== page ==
(Left) NK’s original prototype set of air
triple clamps show how the bar mounts
double as shock absorber shafts. The
black rubber ring on the left shaft is used
to indicate shock shaft travel. Full travel
(Right) KTM’s Ryan Dungey embraced
the air triple clamp concept way back in
October of 2013 and KTM spent the next
two months dialing in the settings, while
NK ironed out any issues.
The beginning. The next day, the MXA gang of
Jody, John Basher, Daryl Ecklund, Dennis Stapleton and a
select group of special test riders, including KTM offroad
racer Ivan Ramirez, met at Glen Helen. In a typical
triple-clamp test, MXA would send each rider out to race
with the stock clamp, take individual test reports from
the riders, swap the triple clamps, rinse and repeat,
eventually returning to the stock clamps for a check run.
With the NK SFS air clamp, we didn’t have to do that.
The NK clamp had the same offset, bar position and
setup as the stock clamps, and the ability to mimic the
stocker when we put 120 psi of air pressure into the
small, cylinder-like air shocks. With this much air
pressure, the NK clamp had rigid bar mounts. Each test
rider would ride our stock KTM 450SXF with 120
pounds of air pressure, come back in and have the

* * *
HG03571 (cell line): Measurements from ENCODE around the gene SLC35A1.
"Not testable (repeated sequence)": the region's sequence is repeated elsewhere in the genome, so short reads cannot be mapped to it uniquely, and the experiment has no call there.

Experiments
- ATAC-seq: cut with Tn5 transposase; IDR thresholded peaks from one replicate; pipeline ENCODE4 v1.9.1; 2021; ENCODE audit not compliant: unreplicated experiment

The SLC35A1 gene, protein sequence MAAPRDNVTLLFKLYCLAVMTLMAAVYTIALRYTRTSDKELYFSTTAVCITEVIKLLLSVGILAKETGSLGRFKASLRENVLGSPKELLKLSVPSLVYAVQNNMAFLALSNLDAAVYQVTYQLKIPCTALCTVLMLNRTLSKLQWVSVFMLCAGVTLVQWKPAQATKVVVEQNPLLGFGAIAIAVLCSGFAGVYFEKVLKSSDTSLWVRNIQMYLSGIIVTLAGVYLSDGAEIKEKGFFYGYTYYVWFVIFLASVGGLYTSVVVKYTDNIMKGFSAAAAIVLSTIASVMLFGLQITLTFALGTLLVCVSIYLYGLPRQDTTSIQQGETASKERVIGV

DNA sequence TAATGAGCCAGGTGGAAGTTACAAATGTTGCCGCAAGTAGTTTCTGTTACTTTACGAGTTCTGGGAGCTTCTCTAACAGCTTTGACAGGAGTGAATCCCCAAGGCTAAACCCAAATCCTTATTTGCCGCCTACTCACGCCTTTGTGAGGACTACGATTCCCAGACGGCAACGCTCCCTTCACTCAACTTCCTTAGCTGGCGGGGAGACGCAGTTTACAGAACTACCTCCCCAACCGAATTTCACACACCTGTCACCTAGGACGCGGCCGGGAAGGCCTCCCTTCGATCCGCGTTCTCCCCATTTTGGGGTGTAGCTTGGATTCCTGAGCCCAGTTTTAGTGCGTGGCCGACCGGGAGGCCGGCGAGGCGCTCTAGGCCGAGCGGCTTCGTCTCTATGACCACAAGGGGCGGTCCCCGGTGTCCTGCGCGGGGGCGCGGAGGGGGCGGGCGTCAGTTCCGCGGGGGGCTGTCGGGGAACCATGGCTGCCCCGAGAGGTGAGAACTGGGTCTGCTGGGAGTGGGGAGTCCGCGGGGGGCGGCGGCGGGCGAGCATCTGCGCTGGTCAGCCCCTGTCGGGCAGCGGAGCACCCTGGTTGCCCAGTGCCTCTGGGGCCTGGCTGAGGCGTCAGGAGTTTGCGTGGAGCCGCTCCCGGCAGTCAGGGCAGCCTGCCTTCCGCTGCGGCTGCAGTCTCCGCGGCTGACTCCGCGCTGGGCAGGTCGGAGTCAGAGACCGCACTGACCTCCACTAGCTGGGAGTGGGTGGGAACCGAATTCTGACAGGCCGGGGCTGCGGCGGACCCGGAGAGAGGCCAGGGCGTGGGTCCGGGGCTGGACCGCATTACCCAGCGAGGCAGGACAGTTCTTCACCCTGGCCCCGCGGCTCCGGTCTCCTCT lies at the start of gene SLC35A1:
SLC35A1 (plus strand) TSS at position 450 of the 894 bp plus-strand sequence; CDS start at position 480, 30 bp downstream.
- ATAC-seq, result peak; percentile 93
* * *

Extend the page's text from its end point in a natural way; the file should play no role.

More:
pressure reduced to 65 pounds, and then go back out.
We also had each test rider select either more or less
air, depending on their personal preference. It was the
easiest triple-clamp protocol we have ever run—and we
cycled through test riders several times. Each test rider
raved about the difference he could feel between rigid
bar mounts and air-suspended bar mounts.
The technology transfer. At the time, Neken’s
Beaumont said that he only had two SFS triple clamps
with him and that he could only let MXA test the clamp
for one day because he needed it as a backup for Ryan
Dungey. It was obvious that it was designed for the
50mm WP forks, because we had to install CNC-machined
spacers to allow it to fit our 48mm production forks. So
after spending a couple hours at the track, we were
prepared to remove the SFS clamp from our test mule
and give it back to NK—then Benoit changed his mind
and said, “Why don’t you keep the clamp and test it more
thoroughly.” We jumped at the opportunity.
The test cycle. In a way, MXA was in an unusual
position. We had a works part off of Ryan Dungey’s bike,
but no assurance that Ryan would actually race with
the NK SFS air clamp. DeCoster and Dungey were still
testing, and they had to be sure there wouldn’t be any
high-profile air leaks, as had happened with the WP air
shock. In a catch- 22, we had Ryan Dungey’s trick part,
but if he didn’t race with it, all we had was a very
inventive triple clamp that didn’t have the marketing
hook that would give it instant credibility.
We didn’t want to tell anyone, apart from other MXA
test riders, what we were testing. To protect the project,
we lowered the cone of silence and quietly began racing
with the NK SFS clamp. It was an easy secret to keep,
because apart from the Schrader valve sticking out the
side, nothing set off any alarm bells for casual onlookers.
Our plan was to treat the NK SFS air triple clamp test as
a regular MXA product review, giving it however many
stars it deserved. We would worry about what Roger and